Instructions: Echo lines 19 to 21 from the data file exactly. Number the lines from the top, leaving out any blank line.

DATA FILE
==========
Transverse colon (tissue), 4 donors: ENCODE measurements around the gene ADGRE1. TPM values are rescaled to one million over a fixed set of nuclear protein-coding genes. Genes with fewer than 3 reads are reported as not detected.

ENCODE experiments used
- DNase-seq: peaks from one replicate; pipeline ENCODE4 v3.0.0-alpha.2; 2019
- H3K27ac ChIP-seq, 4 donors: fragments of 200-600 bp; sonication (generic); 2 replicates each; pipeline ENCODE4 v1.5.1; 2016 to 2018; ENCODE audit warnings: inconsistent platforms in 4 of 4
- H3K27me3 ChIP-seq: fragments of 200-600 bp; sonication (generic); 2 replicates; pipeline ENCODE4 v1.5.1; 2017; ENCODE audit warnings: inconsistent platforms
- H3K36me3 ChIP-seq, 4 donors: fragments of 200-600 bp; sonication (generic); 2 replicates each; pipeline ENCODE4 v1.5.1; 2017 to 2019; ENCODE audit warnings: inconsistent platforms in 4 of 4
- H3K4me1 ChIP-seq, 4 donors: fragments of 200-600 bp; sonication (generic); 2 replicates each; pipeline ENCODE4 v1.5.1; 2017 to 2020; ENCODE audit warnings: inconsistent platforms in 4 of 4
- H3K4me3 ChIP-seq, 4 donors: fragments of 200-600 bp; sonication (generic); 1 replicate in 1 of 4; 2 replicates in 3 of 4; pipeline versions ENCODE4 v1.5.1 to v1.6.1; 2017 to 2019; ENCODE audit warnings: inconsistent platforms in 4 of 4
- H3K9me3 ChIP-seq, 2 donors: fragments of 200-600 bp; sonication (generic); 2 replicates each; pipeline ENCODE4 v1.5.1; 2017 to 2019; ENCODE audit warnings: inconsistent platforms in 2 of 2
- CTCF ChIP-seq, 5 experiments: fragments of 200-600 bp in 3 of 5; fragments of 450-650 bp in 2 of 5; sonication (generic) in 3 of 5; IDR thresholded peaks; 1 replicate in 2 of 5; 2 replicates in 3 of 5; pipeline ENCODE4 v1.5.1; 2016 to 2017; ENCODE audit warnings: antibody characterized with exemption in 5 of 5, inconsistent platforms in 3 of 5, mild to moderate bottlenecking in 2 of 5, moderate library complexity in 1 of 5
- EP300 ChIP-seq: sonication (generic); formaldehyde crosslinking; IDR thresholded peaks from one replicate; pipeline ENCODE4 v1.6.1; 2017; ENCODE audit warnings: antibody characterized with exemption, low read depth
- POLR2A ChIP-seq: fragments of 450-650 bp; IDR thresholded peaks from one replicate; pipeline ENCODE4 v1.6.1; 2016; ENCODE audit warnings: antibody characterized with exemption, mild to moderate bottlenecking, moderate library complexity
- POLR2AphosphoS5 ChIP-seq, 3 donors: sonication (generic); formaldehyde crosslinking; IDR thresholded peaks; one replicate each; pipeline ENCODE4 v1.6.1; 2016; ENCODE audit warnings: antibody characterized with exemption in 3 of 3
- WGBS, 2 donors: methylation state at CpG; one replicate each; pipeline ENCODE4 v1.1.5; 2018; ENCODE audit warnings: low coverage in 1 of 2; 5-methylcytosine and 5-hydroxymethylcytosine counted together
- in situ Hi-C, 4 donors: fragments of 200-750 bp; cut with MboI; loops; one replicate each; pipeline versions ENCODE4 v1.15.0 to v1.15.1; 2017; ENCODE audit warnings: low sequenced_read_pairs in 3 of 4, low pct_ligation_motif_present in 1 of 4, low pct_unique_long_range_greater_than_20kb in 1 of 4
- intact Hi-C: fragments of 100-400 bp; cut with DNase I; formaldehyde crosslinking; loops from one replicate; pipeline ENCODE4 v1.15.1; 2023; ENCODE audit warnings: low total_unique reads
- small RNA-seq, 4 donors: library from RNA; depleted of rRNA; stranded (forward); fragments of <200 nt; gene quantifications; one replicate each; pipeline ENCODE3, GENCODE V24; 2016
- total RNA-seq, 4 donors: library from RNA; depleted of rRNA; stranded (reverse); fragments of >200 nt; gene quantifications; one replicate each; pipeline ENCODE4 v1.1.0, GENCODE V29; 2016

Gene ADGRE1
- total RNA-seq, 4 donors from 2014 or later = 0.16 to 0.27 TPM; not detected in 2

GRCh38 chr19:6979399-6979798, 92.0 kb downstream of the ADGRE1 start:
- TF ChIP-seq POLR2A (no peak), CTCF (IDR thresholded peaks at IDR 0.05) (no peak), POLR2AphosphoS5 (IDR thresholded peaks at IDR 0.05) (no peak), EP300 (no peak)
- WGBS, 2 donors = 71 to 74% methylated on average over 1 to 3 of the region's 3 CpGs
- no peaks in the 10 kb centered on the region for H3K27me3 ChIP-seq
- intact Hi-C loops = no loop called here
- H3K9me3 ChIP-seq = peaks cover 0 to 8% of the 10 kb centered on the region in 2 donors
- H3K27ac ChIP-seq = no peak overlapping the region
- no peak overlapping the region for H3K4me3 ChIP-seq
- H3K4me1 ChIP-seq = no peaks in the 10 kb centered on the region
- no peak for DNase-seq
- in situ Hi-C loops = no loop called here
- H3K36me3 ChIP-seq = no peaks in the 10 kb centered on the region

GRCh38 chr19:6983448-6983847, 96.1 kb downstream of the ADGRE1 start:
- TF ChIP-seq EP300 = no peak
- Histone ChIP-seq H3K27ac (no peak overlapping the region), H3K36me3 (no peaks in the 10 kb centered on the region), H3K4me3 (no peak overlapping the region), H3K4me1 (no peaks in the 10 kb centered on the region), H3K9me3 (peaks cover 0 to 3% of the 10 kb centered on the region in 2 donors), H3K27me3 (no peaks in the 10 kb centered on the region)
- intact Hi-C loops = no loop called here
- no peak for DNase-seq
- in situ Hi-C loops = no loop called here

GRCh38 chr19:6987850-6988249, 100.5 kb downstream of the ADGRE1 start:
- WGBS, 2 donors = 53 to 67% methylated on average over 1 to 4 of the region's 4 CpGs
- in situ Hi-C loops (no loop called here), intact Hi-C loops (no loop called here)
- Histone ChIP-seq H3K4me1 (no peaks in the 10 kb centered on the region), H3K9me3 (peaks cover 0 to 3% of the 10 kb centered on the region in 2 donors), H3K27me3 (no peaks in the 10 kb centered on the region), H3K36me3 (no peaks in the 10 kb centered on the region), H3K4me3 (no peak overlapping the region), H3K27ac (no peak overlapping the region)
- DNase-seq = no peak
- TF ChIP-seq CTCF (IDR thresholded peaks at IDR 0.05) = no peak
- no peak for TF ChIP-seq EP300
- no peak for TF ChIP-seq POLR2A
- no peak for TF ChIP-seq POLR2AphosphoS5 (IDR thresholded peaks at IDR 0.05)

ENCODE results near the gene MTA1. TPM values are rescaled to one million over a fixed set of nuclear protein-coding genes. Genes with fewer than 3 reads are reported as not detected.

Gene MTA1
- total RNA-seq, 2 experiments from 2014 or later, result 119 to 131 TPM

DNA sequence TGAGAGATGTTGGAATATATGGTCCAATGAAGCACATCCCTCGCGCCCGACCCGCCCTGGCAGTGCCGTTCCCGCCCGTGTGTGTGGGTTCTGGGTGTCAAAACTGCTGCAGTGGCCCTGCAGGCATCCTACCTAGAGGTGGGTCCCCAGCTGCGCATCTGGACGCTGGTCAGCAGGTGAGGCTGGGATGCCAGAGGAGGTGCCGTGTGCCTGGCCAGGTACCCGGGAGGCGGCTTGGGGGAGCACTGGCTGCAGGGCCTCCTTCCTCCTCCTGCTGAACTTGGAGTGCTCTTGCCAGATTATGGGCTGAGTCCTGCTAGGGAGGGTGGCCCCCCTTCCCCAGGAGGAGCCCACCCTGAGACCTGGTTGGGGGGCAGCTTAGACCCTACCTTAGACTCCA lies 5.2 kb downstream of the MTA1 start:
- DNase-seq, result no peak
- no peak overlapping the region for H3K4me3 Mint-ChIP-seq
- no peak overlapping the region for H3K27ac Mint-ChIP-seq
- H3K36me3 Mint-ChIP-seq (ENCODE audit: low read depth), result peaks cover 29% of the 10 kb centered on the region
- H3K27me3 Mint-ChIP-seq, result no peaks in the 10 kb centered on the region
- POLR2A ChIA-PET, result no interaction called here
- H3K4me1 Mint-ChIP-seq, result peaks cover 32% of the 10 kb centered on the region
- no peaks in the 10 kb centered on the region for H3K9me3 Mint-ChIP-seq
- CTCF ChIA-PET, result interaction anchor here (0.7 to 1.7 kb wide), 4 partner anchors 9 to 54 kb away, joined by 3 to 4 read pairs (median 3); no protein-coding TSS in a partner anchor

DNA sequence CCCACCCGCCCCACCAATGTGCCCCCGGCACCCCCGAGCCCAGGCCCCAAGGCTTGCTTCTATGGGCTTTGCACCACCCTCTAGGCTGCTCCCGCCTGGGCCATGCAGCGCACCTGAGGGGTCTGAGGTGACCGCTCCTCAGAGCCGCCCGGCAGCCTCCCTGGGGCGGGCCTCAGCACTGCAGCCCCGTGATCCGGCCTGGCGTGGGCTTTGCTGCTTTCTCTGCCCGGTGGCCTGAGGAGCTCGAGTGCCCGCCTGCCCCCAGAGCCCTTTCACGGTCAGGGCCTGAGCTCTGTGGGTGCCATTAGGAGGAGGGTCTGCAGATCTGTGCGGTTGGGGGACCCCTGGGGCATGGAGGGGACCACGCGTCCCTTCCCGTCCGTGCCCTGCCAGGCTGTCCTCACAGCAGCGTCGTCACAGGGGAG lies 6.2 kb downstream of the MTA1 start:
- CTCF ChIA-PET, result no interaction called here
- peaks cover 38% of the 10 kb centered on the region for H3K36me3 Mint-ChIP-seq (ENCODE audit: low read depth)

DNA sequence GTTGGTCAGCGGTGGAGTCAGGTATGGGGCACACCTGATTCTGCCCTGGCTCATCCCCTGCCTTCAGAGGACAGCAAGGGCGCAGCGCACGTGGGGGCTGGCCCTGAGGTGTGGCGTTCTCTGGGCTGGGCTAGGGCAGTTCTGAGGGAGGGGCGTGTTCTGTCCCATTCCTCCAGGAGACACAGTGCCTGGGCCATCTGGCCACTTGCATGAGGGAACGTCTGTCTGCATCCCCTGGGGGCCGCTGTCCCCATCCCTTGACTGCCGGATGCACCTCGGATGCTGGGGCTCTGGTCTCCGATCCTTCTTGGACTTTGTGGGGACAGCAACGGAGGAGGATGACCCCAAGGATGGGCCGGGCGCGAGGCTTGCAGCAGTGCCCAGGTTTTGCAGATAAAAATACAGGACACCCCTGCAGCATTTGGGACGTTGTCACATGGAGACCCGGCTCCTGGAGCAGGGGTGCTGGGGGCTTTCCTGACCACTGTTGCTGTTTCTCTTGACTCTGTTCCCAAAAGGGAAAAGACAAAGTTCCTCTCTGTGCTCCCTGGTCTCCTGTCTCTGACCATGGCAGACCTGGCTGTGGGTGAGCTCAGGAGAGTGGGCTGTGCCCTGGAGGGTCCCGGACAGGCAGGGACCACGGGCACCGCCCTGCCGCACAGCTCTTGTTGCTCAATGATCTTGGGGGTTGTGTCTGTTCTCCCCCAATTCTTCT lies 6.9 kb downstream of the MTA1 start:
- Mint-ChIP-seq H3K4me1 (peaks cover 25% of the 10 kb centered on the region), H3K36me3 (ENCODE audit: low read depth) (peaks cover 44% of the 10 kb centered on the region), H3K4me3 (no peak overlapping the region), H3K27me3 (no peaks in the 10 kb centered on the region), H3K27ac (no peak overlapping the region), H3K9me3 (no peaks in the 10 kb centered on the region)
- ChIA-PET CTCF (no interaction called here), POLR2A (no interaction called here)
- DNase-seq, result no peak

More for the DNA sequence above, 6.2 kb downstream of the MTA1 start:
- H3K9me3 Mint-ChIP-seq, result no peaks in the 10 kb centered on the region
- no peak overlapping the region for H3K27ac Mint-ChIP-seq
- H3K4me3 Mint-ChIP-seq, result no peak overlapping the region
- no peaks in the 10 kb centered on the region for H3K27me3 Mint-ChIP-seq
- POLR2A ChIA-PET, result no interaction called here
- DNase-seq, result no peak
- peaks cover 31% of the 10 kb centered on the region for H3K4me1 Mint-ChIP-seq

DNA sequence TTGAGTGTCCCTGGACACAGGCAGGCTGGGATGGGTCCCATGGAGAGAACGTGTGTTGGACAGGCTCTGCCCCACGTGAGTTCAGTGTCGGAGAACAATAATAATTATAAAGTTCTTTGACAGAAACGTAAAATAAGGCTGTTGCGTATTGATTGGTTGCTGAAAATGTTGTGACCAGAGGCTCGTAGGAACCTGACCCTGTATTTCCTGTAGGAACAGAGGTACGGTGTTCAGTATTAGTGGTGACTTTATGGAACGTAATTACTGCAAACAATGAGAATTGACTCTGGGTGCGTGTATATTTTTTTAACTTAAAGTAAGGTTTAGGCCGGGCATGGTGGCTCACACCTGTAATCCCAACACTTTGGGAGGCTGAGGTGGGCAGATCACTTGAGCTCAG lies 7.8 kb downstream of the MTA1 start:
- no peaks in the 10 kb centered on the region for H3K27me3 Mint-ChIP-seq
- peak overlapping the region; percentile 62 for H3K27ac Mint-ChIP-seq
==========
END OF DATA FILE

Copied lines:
Gene ADGRE1
- total RNA-seq, 4 donors from 2014 or later = 0.16 to 0.27 TPM; not detected in 2

GRCh38 chr19:6979399-6979798, 92.0 kb downstream of the ADGRE1 start: